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4 Reasons You Should Read Books in Different Languages



image by Dolly Garland


Do you read books in different languages? I don’t mean books translated from foreign languages. I mean, actually reading in other languages. 

I think being able to read something in the original language is absolutely the best way to experience any given material. It’s not always possible, but if you are able to do it, you should.

Personally, I love languages. A part of my goal in becoming a polymath is to be able to speak/read/write seven languages fluently. I can do so in three at the moment, and getting a move on with Spanish.


Four Reasons You Should Read Books in Foreign Languages


1. Reading Improves Language Skills

Once  you get past the basics, reading is hands-down one of the best ways to improve your skills in a foreign language. It doesn’t matter if the only things you can understand are baby books. Start with those. It will give you an instinctive understanding of how that language works, how the sentences are structured, as well as the colloquialism of that particular language. 

Reading can also be used to improve your skills in your native language. You can use it to enhance your vocabulary. (the vocabulary builder in the new Kindle Paperwhites is a good way to use modern technology). 

2. Reading Familiarises You with Another Culture

Read the original material in any language and you will have a snapshot of that entire culture before you. Stories are the backbone of humanity. Stories have been passed down, first through oral traditions, and then in writing from one generation to another. Stories tell us what any society thinks, or finds important, at any given moment in time.

Read the best material available in any culture and you will learn more about that culture in a span of a book, than you will ever learn from watching news. 

3. It Makes You More Knowledgeable/Conversational

Even if you only read fiction, you will still pick more knowledge about all sorts of things than you can imagine. All good stories base their fiction on facts. That means, all good authors do their research, and all the details of the world you see in their books, are based on reality. I’m not saying use it as the ultimate source of truth. However, you can learn a lot from fiction, if you start paying attention to those details, and take them as a starting point.

Here, for example is a picture of the journal spread I made while reading “The Sunday Philosophy Club” by Alexander McCall Smith. This is a map of all the cultural, historical and literary references made in that book. Just imagine the amount of knowledge I would accumulate if I read up on all of those specific things. (I haven’t – but just writing down these references have added to my cultural knowledge).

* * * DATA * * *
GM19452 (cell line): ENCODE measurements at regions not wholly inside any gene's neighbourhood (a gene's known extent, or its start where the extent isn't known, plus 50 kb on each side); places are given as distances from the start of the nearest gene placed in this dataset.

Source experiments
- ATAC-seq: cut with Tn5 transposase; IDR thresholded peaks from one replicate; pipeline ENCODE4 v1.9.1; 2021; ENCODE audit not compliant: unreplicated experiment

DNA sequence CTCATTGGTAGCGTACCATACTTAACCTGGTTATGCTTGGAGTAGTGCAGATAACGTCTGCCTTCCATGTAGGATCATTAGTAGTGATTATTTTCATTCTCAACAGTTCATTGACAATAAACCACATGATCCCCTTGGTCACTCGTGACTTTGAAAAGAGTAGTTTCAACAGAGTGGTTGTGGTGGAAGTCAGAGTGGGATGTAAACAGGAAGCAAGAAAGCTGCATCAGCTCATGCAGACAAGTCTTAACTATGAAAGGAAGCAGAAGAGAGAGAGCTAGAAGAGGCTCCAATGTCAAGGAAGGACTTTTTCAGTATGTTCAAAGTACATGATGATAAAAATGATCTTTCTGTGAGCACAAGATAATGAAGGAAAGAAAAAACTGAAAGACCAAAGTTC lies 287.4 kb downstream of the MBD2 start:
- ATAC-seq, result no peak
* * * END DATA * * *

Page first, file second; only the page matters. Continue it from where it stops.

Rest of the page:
The Sunday Philosophy Club


4. It Makes You A Better Person (Or gives you an opportunity to be so)

Reading in a foreign language means getting a foreign perspective. Did you know that Winston Churchill who is a hero from British Perspective is actually bit of a villain from an Indian perspective? One man, two views. 

The same thing would apply to Christopher Columbus, who may have discovered new land for the Europeans to get rich on, but who ruined things for the Native Americans. 

Reading those original texts gives you a perspective that broadens your world, and your thoughts. It makes the world more grey, and that can be difficult. But it’s important, because by considering those differences, perhaps you wouldn’t be too quick to make judgements or decisions that may affect lives of others. 


Do you read in other languages? Share your answers in the comments below. 




Ask the Readers: Do You Re-Read Books?



One of the problems loving books is that there is just never enough time to read everything you want. It’s even worse when you also like to re-read books, as I do. 

But even for all the new books out there that I want to devour, I wouldn’t give up re-reading. 

Re-reading serves different purposes. Some books are comfort reading. You know what’s going to happen, you don’t expect to learn anything new, but you re-read because it’s the book that gives you a comfort of familiarity or the company of beloved characters when you need it. 

Another reason for re-reading is to discover things you missed the first time. There are books where you can learn something new every time you read it. 

You can also re-read because some books change their meaning, as you change. The Alchemist was one one of those books for me. The first time I read it, it was an interesting story, but no more. The second time I read it, at a much different point in my life, it was of immense inspiration. 

You can also re-reading just to explore a book, explore words in detail. 

There are also craft/learning reasons. If you are a student, you can re-read to get a better grasp on the material you are trying to learn/understand. As a writer, you can re-read to learn what works and what doesn’t. 

There are as many reasons to re-read as there are people. 

Do you re-read? Why do you do it? Share your reasons, and your favourite re-read books in the comments below. 

5 Ways to Experience Life-Giving Power of Literature


File:My Heroes - Maya Angelou connected with countless people through her powerful poetry.jpg


When I look back, I am so impressed again with the life-giving power of literature. If I were a young person today, trying to gain a sense of myself in the world, I would do that again by reading, just as I did when I was young.

– Maya Angelou